Trevilian Station, June 11–12, 1864

Wade Hampton, Philip Sheridan and the Largest All-Cavalry Battle of the Civil War


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About the Book

In June 1864, General Ulysses Grant ordered his cavalry commander, Philip Sheridan, to conduct a raid to destroy the Virginia Central Railroad between Charlottesville and Richmond. Sheridan fell short of his objective when he was defeated by General Wade Hampton’s cavalry in a two-day battle at Trevilian Station.
The first day’s fighting saw dismounted Yankees and Rebels engaged at close range in dense forest. By day’s end, Hampton had withdrawn to the west. Advancing the next morning, Sheridan found Hampton dug in behind hastily built fortifications and launched seven dismounted assaults, each repulsed with heavy casualties. As darkness fell, the Confederates counterattacked, driving the Union forces from the field.
Sheridan began his withdrawal that night, an ordeal for his men, the Union wounded and Confederate prisoners brought off the field and the hundreds of starved and exhausted horses that marked his retreat, killed to prevent their falling into Confederate hands.

About the Author(s)

Retired U.S. Army officer Joseph W. McKinney lives in Corrales, New Mexico.

Bibliographic Details

Joseph W. McKinney
Format: softcover (7 x 10)
Pages: 360
Bibliographic Info: 92 photos & illustrations, appendices, notes, bibliography, index
Copyright Date: 2016
pISBN: 978-0-7864-9903-8
eISBN: 978-1-4766-2320-7
Imprint: McFarland

Table of Contents

Table of Contents

Preface 1

Introduction 3

1. “I had rather die than be whipped”: The Battle at Yellow Tavern and the Death of J.E.B. Stuart 7

2. “Proper commanders. Where can they be obtained?”: Lee Defers Selecting a Cavalry Commander 18

3. “Strike fast and strong”: Evolution of the Cavalry Corps, Army of Northern Virginia 26

4. “When am I to get another horse?”: Confederate Cavalry Regiments—New Commanders, Old Problems 32

5. The “New Issue”: Reinforcements for Lee’s Cavalry 41

6. “The Very Man I want”: Philip Sheridan and His Senior Commanders 63

7. Veteran Volunteers: Manning, Mounting, and Arming Union Cavalry 79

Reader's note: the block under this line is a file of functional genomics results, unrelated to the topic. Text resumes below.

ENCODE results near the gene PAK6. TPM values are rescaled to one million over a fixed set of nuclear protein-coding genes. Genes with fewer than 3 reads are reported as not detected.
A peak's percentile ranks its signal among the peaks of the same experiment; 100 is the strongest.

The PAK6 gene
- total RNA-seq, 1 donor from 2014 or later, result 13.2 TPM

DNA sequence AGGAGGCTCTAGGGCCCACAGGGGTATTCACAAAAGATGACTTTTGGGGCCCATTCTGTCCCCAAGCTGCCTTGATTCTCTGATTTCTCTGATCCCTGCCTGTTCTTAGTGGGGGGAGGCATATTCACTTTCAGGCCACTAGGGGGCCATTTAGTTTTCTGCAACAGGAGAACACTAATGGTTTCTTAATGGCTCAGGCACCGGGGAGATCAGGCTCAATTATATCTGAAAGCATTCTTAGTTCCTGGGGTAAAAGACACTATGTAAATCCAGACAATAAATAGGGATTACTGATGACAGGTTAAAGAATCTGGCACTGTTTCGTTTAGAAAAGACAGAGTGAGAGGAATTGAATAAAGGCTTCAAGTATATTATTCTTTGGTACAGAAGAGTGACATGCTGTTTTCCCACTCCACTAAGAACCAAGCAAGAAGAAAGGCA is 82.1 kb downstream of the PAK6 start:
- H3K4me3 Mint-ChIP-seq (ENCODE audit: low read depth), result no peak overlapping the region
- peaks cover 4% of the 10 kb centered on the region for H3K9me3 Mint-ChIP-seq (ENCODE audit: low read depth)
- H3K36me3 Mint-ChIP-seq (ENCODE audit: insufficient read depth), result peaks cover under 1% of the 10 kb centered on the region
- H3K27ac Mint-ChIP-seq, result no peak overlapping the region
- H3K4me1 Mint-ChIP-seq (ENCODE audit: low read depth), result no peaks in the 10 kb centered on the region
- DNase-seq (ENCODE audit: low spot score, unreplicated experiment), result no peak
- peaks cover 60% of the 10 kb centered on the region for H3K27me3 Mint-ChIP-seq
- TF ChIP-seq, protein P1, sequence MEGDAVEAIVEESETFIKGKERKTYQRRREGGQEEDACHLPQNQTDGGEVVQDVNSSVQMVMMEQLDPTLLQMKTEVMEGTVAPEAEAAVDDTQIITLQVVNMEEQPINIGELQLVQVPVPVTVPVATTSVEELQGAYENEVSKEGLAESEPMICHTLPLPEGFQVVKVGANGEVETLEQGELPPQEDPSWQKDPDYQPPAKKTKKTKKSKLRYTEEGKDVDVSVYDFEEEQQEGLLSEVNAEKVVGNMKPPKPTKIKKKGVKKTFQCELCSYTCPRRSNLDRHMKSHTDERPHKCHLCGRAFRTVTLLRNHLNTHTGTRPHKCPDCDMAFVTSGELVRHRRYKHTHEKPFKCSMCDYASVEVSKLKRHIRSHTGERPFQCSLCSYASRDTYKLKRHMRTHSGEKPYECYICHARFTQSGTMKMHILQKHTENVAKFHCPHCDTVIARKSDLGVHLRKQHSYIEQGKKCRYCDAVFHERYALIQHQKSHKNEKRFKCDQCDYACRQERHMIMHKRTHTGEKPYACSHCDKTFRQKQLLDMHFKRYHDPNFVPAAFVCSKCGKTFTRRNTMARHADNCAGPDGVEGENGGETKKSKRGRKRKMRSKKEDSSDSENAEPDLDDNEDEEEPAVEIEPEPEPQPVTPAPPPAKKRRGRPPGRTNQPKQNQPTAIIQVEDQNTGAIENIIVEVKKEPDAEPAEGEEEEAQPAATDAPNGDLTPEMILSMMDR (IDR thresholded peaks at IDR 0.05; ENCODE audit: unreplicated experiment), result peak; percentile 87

8. “I will not fight under the orders of a Dutchman”: Changes in Composition of the Union Cavalry Corps 94

9. “Break up the railroad”: Grant’s Concept for a Cavalry Raid 104

10. “Thumping along”: The March to Louisa County 115

11. “An exceedingly messed up affair”: The Battle Opens on the Fredericksburg Road 122

12. “Where is the 9th N.Y.?”: Union Momentum Builds on the Fredericksburg Road 134

13. “Pardonable zeal”: Colonel Alger’s Charge to Trevilian Station 139

14. “Where the hell is the rear?”: Custer’s First Last Stand 146

15. “Roll them up like a ribbon”: Sheridan Prevails at Trevilian Station 159

16. “Too horrible to dwell upon”: The Night of an Unfinished Battle 169

17. “A theatre of bloodshed”: The Battle Continues on June 12 175

18. “Damn, damn, all the time”: The Union Withdrawal 188

19. “The most disorderly retreat I have seen”: Union Defeat at Samaria Church 200

20. “I regret my inability”: Assessing the Outcome of the Trevilian’s Battle and Raid 212

21. Old Soldiers Fade Away: Lives After the Battle 223

Appendix A. Order of Battle and Casualties 259

Appendix B. West Pointers at Trevilian Station 267

Appendix C. Custer’s Captured Wagons 271

Appendix D. Edward L. Wells and the Hampton vs. Fitz Lee Controversy 275

Chapter Notes 283

Bibliography 327

Index 339

Book Reviews & Awards

“an exceptionally well documented and an impressively detailed, comprehensive, and informative account…extraordinary and highly recommended…outstanding scholarship…extraordinary….recommended”—Midwest Book Review; “an interesting, well written book…highly recommended”—Civil War News; “highly detailed account…well written, and a lively read”—StrategyPage.